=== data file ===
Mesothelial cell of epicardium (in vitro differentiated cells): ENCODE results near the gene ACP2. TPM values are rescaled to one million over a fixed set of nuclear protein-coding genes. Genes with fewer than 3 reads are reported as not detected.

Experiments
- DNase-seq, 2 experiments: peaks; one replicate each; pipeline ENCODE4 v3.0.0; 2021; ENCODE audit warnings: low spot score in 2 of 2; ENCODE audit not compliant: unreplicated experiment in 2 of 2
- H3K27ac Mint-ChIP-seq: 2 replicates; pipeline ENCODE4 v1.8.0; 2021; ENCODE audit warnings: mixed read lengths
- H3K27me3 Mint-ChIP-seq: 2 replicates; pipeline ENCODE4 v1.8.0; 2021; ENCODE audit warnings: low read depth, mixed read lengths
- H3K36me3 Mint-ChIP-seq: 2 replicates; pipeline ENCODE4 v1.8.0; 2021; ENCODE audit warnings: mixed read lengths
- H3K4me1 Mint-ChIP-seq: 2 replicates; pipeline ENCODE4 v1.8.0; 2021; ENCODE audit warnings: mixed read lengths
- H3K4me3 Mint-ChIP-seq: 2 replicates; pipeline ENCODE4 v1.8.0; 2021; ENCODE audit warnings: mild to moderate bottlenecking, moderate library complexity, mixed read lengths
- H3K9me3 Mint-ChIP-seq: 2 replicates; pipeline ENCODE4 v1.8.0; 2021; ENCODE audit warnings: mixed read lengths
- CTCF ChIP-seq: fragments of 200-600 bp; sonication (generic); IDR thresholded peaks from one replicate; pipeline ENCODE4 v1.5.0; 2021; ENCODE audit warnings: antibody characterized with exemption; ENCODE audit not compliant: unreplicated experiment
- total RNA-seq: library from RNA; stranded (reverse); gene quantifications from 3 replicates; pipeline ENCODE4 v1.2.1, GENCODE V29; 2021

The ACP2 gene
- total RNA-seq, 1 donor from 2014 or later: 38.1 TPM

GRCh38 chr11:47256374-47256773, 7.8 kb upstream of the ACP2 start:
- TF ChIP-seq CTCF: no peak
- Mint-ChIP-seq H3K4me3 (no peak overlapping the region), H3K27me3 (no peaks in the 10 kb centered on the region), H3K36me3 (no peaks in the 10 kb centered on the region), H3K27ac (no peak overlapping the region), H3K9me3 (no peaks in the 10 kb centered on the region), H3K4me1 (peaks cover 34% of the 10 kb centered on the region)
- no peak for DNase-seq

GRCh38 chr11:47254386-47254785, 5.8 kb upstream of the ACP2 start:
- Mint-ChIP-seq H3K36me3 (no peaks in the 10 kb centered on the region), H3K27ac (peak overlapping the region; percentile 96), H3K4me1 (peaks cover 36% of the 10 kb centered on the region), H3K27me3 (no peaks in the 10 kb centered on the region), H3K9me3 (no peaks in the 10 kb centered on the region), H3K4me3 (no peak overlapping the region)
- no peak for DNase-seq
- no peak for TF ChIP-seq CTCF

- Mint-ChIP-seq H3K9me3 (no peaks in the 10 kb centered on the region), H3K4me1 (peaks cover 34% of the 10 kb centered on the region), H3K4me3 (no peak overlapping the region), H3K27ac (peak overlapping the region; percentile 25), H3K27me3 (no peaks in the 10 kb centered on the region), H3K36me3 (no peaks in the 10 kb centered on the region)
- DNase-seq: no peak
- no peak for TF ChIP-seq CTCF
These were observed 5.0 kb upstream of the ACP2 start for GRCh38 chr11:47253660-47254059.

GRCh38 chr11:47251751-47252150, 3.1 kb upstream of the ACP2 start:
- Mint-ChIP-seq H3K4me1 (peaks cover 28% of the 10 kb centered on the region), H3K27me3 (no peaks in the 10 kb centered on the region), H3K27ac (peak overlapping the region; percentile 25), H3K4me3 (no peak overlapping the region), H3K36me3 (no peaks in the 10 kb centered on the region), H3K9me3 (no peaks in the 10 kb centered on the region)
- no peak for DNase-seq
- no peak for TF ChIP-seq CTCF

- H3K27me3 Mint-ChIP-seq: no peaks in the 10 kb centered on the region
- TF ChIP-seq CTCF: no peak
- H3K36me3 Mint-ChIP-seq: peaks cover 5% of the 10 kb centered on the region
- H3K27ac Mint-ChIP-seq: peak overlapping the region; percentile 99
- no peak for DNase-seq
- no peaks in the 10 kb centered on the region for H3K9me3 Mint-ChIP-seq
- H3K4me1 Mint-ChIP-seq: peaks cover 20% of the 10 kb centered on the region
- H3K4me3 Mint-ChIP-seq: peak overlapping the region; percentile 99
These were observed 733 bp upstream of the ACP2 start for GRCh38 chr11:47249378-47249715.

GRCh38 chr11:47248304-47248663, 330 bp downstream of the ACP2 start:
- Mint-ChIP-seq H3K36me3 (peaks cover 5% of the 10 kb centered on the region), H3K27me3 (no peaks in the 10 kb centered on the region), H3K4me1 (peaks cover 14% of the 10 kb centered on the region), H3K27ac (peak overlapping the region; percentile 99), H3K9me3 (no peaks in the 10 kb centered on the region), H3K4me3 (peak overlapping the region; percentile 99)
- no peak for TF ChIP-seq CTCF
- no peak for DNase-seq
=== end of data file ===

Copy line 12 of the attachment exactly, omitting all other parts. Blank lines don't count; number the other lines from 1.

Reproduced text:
The ACP2 gene